Little imperialist on the prairie
From the very first page, Laura Ingalls Wilder gets it wrong.
Little House in the Big Woods, the first of Wilder’s classic Little House series of children’s books, begins in the 1860s in the empty woods of Wisconsin. “As far as a man could go to the north,” she writes, “there was nothing but woods” – no houses, no roads and “no people.”
Oops. She begins by omitting indigenous people from the landscape. This error – known as terra nullius in international law – is the basis of the standard story of this continent: it was empty; just sitting there for the taking.
Of course, my 5-year-old son isn’t great with Latin, and I don’t want to turn a story into a lecture, so I just grimace to myself and keep going, eager to revisit my childhood memories of the books.
Wilder’s father later moves the family from Wisconsin, which was becoming too crowded, to Kansas, where they set up a homestead in “Indian Territory.” Here things get ugly. And weird.
Early in Little House on the Prairie – the book set in Indian Territory – Pa promises Laura she will get to see a “papoose,” or Indian baby. (Though the term Indian is considered offensive in Canada, it is still widely accepted in the U.S.)
Laura’s interest is piqued, but Ma doesn’t like Indians, which perplexes the girl. “This is Indian country, isn’t it?” she asks. “What did we come to their country for, if you don’t like them?”
Pa had heard that Indian Territory would be opened to settlement soon. Plus, he loved wild adventure.
Running parallel to the story of a family’s remarkable effort to set up a homestead 40 miles from the nearest town is the relationship with Indians. Pa and Laura are intrigued – the elusive papoose keeps coming up – while Ma is scared.
The ominous Indians do not make an actual appearance until a third of the way into the book. “Two naked, wild men” approach the house and enter, their black eyes “glittering, like snake’s eyes.” (By this point, my son is getting a redacted version of the book.)
Pa is gone. The men motion to Ma, who makes cornbread for them, trembling with terror. Most preposterously, the men are said to be wearing loincloths made of stinking “fresh skunk skins.”
The “fierce-looking” Indians eat and leave. Pa returns. Don’t bother them and they won’t bother us, he says.
Later, when Laura finally sees a papoose, she is so enchanted that she asks Pa to get the baby for her to keep. But the increased presence of Indians heightens tension.
One day “the tall Indian” pays a visit. He and Pa eat and then smoke their pipes together. This diplomatic encounter ultimately saves the family from being massacred.
Pa, who defends the Indians as “perfectly friendly,” is fine with them using the trail that he inadvertently built the family’s house next to. He concedes their entitlement: “[It was] an Indian trail long before we came.” But that entitlement is limited. Later, Ma and Pa explain to Laura that Indians go west. “Why?” she asks.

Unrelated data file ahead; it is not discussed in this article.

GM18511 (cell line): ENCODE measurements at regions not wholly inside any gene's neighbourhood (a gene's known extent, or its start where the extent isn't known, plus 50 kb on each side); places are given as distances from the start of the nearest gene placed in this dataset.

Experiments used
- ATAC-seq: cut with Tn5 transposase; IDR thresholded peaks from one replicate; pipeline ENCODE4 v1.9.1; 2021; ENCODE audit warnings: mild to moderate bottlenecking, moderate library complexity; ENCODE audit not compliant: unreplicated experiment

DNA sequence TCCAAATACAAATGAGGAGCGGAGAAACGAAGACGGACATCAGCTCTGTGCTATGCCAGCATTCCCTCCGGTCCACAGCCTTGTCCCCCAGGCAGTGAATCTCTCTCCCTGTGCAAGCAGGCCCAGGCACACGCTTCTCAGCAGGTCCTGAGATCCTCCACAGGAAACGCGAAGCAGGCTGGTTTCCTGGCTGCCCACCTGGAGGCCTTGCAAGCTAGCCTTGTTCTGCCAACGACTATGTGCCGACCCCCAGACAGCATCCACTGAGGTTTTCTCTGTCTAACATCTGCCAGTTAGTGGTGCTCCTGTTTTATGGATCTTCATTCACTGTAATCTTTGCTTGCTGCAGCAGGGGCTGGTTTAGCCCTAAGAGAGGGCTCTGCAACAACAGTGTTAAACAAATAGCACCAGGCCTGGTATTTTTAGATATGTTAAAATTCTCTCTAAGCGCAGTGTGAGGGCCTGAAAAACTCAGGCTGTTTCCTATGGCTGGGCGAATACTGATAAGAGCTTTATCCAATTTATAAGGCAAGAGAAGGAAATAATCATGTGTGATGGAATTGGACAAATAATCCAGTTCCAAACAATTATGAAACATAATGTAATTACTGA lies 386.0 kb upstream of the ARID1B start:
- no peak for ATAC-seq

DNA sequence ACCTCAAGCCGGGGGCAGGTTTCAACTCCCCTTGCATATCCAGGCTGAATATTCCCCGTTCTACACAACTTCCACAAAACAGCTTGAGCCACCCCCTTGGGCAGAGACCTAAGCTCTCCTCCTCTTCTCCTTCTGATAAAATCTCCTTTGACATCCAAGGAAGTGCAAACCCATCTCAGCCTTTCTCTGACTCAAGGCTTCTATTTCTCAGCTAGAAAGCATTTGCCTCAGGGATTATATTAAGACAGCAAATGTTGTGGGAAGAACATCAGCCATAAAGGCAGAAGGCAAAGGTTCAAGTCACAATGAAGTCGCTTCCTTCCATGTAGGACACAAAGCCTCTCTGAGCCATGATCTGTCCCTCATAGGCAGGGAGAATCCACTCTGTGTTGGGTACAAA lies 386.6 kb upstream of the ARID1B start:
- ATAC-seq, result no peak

“The government makes them . . . . now go to sleep.”
“Will the government make these Indians go west?”
“Yes.” Pa explains that when settlers come Indians have to “move on.”
“Won’t it make the Indians mad to have to –”
“Go to sleep.”
Tensions reach a crescendo as the family is bombarded nightly by frenzied, blood-curdling war cries from nearby camps. Later, they find out that the “tall Indian” convinced the warriors not to kill the settlers.
In the end though, Pa hears that Washington will let the Indians stay, so he moves the family to Minnesota to live among Swedes.
In these books, Indians are wild, exotic and threatening, yet also dignified and peaceable. When the white neighbour says, “The only good Indian is a dead Indian,” Pa objects. They have reason to dislike white folk, given how often they have been forced to move. “But,” he says, honing in on the crux of his colonial justification, “an Indian ought to have sense enough to know when he was licked.”
In Wilder’s world, Indians are not entitled to the land. Indeed, if she believed otherwise, her life’s story, and the entire story of the continent, would fall apart. To maintain her belief she must portray Indians as inferior – interesting, even friendly, but ultimately uncivilized.
This classic colonial narrative is easy to critique. Yet it persists because it is nearly impossible for non-indigenous North Americans to truly untangle ourselves from it without getting back on the boat. We might not share Ma’s disdain for Indians, but our existence here constitutes a tainted sense of entitlement. We must acknowledge that we are not fully entitled to what we have. And we must work for honourable and equitable sharing of land and resources.
Like Wilder, I come from a prairie farm that sits on land once inhabited by Indians. My parents still live there. Next time I go there, I’ll take my son for a walk along the creek and talk about Wilder’s books. I’ll ask if he thinks Indians ever lived there.
The hard part, though, will be deciding what to do when I inherit a piece of that land.
Will Braun is a founding Geez editor. He lives in Winnipeg, Manitoba.